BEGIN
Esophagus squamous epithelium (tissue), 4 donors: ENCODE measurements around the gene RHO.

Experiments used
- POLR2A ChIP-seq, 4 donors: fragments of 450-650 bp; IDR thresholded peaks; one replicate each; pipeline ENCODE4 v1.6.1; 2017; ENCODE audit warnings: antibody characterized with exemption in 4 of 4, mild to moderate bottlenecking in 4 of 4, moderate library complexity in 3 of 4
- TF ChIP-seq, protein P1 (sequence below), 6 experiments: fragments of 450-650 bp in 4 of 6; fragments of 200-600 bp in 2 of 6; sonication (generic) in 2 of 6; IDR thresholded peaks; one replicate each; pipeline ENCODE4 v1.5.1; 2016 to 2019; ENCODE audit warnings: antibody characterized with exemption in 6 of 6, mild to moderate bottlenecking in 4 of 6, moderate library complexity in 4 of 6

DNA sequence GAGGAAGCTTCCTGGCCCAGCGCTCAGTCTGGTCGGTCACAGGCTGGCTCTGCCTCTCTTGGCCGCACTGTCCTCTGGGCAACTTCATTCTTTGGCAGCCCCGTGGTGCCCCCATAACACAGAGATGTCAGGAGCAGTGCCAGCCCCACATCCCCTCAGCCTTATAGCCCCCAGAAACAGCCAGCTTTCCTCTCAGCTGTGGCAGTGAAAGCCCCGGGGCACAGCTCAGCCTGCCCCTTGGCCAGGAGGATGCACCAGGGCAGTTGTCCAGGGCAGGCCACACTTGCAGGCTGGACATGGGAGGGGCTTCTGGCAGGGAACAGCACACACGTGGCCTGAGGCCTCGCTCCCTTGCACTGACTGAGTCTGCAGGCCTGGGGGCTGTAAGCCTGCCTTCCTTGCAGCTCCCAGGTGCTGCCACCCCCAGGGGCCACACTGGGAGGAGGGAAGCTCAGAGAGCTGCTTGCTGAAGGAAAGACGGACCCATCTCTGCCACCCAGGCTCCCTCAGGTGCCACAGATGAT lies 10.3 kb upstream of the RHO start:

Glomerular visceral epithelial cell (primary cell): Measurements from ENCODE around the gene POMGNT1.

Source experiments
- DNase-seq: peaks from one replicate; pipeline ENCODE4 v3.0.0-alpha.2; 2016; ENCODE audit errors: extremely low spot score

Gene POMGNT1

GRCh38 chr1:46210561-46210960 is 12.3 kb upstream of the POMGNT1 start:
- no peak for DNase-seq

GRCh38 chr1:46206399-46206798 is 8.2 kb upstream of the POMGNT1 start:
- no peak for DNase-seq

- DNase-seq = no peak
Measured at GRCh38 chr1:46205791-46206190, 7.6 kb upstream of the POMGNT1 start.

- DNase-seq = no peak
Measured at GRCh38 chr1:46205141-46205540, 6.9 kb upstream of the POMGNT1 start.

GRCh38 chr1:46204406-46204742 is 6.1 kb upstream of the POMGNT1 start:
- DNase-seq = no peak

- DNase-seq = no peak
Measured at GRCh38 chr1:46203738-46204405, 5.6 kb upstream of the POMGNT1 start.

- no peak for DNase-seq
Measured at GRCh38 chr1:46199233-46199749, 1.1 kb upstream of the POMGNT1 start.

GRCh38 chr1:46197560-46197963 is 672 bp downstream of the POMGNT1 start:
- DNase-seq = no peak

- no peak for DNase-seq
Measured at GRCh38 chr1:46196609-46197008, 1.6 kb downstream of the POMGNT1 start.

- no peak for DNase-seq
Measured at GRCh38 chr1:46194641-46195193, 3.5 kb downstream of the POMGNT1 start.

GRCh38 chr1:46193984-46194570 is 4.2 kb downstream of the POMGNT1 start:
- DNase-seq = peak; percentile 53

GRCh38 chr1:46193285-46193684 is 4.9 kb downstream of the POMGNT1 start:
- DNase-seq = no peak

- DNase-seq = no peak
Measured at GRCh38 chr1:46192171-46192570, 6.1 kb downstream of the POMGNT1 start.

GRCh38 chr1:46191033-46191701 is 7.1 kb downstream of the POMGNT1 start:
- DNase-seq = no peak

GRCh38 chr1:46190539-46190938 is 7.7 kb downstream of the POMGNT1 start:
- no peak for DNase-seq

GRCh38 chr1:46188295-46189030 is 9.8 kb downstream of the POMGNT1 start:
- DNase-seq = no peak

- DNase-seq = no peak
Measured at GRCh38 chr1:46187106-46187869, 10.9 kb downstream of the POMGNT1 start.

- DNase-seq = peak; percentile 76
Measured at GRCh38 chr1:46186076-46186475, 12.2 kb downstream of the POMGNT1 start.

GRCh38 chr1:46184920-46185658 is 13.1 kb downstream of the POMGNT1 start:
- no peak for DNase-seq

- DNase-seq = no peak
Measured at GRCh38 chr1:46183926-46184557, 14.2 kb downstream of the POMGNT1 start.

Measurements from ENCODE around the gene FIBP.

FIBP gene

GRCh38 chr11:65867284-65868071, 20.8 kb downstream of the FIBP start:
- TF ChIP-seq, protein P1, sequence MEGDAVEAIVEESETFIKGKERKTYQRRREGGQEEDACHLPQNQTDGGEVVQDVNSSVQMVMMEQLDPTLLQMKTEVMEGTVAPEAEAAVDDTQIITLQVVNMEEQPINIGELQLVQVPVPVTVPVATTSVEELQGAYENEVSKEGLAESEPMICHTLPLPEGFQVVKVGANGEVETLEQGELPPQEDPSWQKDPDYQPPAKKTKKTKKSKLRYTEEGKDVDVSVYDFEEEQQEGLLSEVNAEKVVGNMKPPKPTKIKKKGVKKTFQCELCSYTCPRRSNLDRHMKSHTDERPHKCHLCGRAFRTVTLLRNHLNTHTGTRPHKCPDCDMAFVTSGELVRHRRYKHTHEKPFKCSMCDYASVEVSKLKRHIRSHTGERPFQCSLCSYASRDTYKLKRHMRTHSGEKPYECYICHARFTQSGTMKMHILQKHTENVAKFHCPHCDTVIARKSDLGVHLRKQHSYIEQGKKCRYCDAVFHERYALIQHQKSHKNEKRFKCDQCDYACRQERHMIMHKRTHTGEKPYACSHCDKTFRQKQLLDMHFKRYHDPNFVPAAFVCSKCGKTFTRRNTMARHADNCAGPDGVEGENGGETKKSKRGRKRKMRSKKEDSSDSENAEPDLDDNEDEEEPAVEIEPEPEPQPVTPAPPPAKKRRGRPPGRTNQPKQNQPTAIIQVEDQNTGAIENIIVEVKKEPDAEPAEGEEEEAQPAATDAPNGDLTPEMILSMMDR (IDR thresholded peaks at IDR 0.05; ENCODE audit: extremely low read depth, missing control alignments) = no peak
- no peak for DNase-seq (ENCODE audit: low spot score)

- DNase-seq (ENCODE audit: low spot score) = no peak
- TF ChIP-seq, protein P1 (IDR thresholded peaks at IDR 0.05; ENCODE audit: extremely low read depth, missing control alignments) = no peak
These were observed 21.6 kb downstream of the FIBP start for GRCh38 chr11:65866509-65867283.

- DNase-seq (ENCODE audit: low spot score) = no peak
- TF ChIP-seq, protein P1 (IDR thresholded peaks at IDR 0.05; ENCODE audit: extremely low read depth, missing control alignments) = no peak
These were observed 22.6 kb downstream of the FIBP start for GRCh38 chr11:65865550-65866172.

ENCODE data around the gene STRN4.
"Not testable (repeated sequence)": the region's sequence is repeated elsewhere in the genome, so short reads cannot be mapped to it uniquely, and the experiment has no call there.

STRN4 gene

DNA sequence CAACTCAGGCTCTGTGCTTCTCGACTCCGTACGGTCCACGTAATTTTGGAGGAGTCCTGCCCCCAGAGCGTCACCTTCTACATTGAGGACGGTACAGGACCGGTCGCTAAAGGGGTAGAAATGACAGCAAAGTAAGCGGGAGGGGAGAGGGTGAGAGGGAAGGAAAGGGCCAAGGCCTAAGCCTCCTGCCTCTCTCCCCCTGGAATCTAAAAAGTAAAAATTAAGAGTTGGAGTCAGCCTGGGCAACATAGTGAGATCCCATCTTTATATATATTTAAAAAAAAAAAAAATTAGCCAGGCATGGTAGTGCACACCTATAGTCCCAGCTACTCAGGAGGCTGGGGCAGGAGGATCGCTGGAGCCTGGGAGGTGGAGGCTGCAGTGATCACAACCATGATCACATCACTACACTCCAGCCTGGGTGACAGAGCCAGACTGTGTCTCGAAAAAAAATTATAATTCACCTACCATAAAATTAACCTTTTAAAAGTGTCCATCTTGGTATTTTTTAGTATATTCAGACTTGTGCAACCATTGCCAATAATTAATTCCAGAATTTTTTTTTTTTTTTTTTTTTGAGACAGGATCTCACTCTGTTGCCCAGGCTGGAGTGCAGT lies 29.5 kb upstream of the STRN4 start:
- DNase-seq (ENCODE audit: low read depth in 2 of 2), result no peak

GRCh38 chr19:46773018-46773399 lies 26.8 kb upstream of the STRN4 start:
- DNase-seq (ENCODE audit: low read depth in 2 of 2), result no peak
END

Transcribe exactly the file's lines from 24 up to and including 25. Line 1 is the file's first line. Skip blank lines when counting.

GRCh38 chr1:46197560-46197963 is 672 bp downstream of the POMGNT1 start:
- DNase-seq = no peak